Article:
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SnowbirdIntegrative Biology and Evolutionary Diversity in the Junco$
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Ellen D. "Ketterson and Jonathan W. Atwell

Print publication date: 2016

Print ISBN-13: 9780226330778

Published to Chicago Scholarship Online: September 2016

DOI: 10.7208/chicago/9780226330808.001.0001

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Axes of Biogeographic Variation in the Avian Genus Junco

Axes of Biogeographic Variation in the Avian Genus Junco

Habitat, Morphology, Migration, and Seasonal Timing, with Implications for Diversification under Heteropatry

Chapter:
(p.35) Chapter Three Axes of Biogeographic Variation in the Avian Genus Junco
Source:
Snowbird
Author(s):

Jonathan W. Atwell

Dawn M. O’Neal

Ellen D. Ketterson

Publisher:
University of Chicago Press
DOI:10.7208/chicago/9780226330808.003.0003

Evaluating organismal and evolutionary mechanisms that underlie diversification requires detailed biogeographic information about phenotypes and environments, and is particularly informative, though challenging, in widely distributed, highly mobile animals that occupy a broad range of habitats, as does the genus Junco. Important goals such as elucidating evolutionary histories and examining local adaptation are also made more challenging when considering migratory populations that are allopatric when breeding but sympatric at other times of year. This pattern of distribution (‘heteropatry,’ Winker 2010a) raises important questions about the interplay between local adaptation and gene flow in facilitating and maintaining diversification in variably migratory lineages such as Junco. Chapter 3 provides an overview of both well-studied and largely underexplored ‘axes of biogeographic variation’—habitat, morphology, migration, and seasonal timing—that characterize different junco populations, noting glaring gaps in basic natural history information for many groups. It also discusses the potential roles of variation in seasonality and migration in maintaining or reinforcing diversification among junco populations in the context of heteropatry, and raises future research avenues for improving the resolution of phenotypic and geographic characterizations of variation, including a major role for emerging technologies.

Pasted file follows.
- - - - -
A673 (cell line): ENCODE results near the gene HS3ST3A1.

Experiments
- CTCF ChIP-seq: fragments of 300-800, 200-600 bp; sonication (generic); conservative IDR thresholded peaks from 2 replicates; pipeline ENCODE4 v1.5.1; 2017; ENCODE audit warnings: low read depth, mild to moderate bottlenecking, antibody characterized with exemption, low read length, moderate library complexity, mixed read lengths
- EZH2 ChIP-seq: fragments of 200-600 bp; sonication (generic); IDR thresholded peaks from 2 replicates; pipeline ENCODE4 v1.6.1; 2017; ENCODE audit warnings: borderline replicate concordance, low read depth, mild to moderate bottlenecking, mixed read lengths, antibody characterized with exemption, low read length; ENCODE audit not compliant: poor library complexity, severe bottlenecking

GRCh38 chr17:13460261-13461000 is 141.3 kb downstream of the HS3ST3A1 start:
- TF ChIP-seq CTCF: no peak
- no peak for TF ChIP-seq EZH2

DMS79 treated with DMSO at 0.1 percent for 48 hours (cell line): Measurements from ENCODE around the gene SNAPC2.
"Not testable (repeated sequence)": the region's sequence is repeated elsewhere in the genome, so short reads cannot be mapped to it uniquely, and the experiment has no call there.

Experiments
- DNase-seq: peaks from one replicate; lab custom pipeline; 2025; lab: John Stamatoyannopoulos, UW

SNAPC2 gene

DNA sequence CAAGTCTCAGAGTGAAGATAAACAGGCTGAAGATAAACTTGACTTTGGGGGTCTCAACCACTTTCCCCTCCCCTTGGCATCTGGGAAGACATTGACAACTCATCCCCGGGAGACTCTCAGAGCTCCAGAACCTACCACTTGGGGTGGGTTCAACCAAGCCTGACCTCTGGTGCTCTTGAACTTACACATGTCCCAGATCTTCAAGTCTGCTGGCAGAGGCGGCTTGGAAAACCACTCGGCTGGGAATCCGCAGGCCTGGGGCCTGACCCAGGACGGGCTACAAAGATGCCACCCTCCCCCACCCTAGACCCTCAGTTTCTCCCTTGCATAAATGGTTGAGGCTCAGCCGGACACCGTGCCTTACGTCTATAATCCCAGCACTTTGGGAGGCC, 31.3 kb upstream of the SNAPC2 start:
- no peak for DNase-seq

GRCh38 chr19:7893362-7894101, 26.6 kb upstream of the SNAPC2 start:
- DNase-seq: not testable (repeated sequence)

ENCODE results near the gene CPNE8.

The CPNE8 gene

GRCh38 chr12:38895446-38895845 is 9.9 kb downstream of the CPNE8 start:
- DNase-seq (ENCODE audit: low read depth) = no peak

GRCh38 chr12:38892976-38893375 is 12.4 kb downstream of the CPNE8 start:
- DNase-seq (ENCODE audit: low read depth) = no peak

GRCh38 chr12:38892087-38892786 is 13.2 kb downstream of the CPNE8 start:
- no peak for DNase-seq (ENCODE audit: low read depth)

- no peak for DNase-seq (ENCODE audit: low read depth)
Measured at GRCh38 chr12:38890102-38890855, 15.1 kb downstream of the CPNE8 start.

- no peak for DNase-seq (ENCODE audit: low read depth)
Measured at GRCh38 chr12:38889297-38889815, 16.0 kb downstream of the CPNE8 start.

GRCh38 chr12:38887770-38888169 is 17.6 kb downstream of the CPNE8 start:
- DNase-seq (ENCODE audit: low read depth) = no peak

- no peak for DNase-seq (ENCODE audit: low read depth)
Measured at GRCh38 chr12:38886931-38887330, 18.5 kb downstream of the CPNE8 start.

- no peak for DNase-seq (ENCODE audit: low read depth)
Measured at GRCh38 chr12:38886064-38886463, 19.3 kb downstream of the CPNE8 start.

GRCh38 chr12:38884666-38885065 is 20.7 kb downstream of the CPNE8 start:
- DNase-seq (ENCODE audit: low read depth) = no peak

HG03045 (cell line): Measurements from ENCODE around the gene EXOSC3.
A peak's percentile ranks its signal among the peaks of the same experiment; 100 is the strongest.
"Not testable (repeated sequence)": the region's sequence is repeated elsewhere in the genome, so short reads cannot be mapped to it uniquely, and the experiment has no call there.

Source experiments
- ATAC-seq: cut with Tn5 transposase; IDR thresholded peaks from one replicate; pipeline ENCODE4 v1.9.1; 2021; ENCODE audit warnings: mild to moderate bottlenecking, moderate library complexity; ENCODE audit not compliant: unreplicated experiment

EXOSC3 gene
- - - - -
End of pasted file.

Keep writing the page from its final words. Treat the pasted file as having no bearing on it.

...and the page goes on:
Keywords:   biogeography, ecology, habitat, heteropatry, life history, migration, morphology, natural history, phenology, phenotype

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